David Mamet dips into the same inkwell of wicked wit that he employed to devastate politics in “Wag the Dog” to satirize the film business itself in his latest picture, but his take on the underbelly of small-town location moviemaking, while sometimes trenchant and almost always amusing, doesn’t have the sharpness or consistency of that 1997 satire. It may simply be that we’re all too aware of the vanities and compromises that are constantly present in the world of entertainment, but for all its strengths–and there are many–“State and Main” comes across as a little pallid compared with its predecessor. (It says something that the single most hilarious line in it is about elections and voting, which is given an added kick by our recent presidential fiasco.)
The focus of the flick is on the cast and crew of a period picture titled “The Old Mill” who have been ejected from one tiny New England town because of the penchant of star Bob Barrenger (Alec Baldwin) for underage girls (“Everybody needs a hobby,” he explains) and wind up in a Vermont village which they choose as an alternative site. Leader of the pack is unctuous, effortlessly deceptive director Walt Price (William H. Macy)–he refers to his gift for persuasive mendacity as “a talent for fiction”–but he’s soon joined by his wily, cunning producer Marty Rossen (David Paymer). Town mayor George Bailey (Charles Durning–the name is an obvious swipe at “It’s a Wonderful Life”) okays the use of the town, provided that the moviemakers meet the social expectations of his snooty, ambitious wife (Patti LuPone). Twin crises erupt, however, when co-star Claire Wellesley (Sarah Jessica Parker) suddenly gets religion and refuses to do her contracted nude scene without additional payment, and Barrenger is implicated in a dalliance with a young townie (Julia Stiles). Caught in the middle in both cases is idealistic scripter Joseph Turner White (Philip Seymour Hoffman), who must rewrite the screenplay while confronted with the possibility of having to testify against Bob, whose indiscretions he’s witnessed. His dilemma isn’t made any easier by an unlikely romance with a local bookstore owner, Ann Black (Rebecca Pidgeon), who has high expectations of him.
Curiously, “State and Main” shares one obvious element with “Wag the Dog”–the linchpin of the plot in each case is a charge of pedophilia against an important man–and both pictures cast a cynical eye on how such allegations are likely to be resolved. But in the earlier film the ramifications were funnier, probably they were played at whiplash energy by such actors as Robert De Niro and Dustin Hoffman under Barry Levinson’s cunningly gauged direction. Here Mamet directs his own script, and while he’s certainly gained confidence and skill in that capacity over the years, he’s still not the equal of someone like Levinson. Too many scenes are pitched a trifle sluggishly, so that the writing doesn’t have quite the dash it should. The picture comes across as amiable when it ought to be slashing.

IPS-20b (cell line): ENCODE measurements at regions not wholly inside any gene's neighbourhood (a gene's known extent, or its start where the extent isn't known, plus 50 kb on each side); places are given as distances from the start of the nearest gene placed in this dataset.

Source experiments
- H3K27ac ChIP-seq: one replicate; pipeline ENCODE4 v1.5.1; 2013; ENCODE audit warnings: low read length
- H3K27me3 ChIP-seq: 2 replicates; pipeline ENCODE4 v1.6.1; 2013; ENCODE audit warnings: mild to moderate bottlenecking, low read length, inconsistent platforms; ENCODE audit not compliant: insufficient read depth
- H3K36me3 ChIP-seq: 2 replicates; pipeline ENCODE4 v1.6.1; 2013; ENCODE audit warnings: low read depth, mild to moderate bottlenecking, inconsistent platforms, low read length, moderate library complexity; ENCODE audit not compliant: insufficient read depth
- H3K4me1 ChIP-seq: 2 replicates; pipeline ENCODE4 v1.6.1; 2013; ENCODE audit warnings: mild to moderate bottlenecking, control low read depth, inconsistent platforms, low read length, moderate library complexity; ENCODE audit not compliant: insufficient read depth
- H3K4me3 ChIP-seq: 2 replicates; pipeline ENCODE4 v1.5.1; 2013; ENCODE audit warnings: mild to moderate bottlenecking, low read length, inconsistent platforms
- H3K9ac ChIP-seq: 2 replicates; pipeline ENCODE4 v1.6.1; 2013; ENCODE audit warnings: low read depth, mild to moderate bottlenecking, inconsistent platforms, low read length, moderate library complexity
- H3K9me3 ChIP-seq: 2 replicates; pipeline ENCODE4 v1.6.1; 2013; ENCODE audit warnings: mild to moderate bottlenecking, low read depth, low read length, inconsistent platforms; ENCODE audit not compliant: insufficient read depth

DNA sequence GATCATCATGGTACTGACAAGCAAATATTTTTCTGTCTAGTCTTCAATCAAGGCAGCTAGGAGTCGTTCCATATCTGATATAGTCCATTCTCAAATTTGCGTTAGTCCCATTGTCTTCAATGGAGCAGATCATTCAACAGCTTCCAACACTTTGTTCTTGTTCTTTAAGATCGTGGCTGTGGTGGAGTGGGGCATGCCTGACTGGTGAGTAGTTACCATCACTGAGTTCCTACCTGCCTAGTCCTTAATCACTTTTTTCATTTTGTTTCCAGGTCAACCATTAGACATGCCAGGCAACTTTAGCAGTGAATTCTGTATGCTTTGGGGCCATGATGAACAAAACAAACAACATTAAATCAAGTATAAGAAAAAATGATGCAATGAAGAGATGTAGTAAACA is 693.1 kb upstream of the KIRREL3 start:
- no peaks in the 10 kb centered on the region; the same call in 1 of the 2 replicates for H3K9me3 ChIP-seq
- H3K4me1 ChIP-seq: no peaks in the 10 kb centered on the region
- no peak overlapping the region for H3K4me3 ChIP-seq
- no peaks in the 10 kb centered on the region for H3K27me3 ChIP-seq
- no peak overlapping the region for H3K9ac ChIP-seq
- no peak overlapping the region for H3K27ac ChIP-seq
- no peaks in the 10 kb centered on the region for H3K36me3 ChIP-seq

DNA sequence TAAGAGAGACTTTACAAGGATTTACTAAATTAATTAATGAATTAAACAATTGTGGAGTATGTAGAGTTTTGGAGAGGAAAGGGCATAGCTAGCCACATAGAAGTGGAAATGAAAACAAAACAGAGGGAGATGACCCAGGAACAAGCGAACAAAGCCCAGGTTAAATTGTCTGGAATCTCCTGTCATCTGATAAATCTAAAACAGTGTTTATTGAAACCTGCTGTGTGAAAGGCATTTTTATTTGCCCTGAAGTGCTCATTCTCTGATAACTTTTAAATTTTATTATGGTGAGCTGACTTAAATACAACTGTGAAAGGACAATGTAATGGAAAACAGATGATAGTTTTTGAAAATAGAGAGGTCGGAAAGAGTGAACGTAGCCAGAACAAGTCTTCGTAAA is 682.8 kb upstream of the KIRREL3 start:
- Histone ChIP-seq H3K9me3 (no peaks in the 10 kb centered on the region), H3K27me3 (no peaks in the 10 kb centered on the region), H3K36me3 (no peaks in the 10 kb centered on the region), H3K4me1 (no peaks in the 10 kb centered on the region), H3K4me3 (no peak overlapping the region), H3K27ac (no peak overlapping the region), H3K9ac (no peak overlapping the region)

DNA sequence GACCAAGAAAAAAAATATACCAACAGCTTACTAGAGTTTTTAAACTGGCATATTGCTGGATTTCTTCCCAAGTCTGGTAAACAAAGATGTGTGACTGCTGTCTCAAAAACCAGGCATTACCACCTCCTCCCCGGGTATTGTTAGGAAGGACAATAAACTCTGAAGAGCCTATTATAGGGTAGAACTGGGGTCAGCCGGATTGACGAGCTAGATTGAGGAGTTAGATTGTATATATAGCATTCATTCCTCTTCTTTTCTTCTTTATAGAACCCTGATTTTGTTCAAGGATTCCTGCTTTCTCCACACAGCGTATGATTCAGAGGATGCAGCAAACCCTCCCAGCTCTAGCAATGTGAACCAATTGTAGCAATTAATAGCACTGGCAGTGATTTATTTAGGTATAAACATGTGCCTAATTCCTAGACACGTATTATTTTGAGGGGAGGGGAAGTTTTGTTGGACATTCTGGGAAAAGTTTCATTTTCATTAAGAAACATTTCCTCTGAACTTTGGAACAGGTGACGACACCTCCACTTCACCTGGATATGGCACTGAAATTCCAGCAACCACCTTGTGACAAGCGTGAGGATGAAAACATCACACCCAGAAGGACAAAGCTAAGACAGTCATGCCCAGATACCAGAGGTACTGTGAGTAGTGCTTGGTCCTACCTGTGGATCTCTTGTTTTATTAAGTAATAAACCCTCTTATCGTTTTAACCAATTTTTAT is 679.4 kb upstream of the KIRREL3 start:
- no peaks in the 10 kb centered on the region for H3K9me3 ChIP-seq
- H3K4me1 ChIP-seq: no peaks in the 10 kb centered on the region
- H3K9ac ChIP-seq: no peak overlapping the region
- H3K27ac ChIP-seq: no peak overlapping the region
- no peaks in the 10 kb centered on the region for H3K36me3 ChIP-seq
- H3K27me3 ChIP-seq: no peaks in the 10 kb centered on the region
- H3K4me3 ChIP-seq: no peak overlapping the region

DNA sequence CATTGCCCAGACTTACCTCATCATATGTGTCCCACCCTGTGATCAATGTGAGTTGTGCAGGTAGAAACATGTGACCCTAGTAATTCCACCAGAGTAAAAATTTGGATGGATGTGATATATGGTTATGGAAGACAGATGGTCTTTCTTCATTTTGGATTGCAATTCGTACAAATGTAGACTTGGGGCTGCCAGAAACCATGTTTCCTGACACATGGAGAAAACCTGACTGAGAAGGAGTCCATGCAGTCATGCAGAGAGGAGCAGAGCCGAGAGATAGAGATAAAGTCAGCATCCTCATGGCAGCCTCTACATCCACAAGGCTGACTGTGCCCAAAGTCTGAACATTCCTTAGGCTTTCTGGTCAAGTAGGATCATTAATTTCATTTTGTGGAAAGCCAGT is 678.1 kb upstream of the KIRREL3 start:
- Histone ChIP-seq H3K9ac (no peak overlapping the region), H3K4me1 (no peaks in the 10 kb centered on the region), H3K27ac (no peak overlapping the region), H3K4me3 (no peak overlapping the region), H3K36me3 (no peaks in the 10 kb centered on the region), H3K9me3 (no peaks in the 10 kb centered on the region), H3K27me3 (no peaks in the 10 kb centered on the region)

Some of the actors are a little off their best, too. Macy, a Mamet favorite, is least affected; he handles the author’s strangely realistic yet somehow mannered sentences with the greatest poise, and he’s nearly matched by Paymer, who seems born to play a Hollywood shark. Baldwin and Parker do nicely as the vain, pampered pair of stars, though neither reaches the pinnacle of self-absorption the roles might warrant. Hoffman is less happy as the conflicted writer; Mamet encourages him to overdo the character’s halting indecisiveness. As his love interest, Pidgeon looks more than ever like Sigourney Weaver’s younger sister, and she’s got the lady’s brisk, no-nonsense manner down pat. Durning, Stiles and LuPone are no better than acceptable in roles that seem unwritten or truncated.
One shouldn’t be too hard on “State and Main.” It’s certainly an amusing picture with some nicely stinging lines and pungent observations, and it boasts a formidable cast. It might just be that its targets are too easy for it to have the same impact that “Wag the Dog” did, though the participation of a more experienced helmer might have sharpened things up. If you go, however, be sure to stay through the closing credits, which include a couple of the best jibes since the heyday of the Abrahams-Zucker team. One involves animals and the other associate producers, and both are as funny as anything in the body of the picture.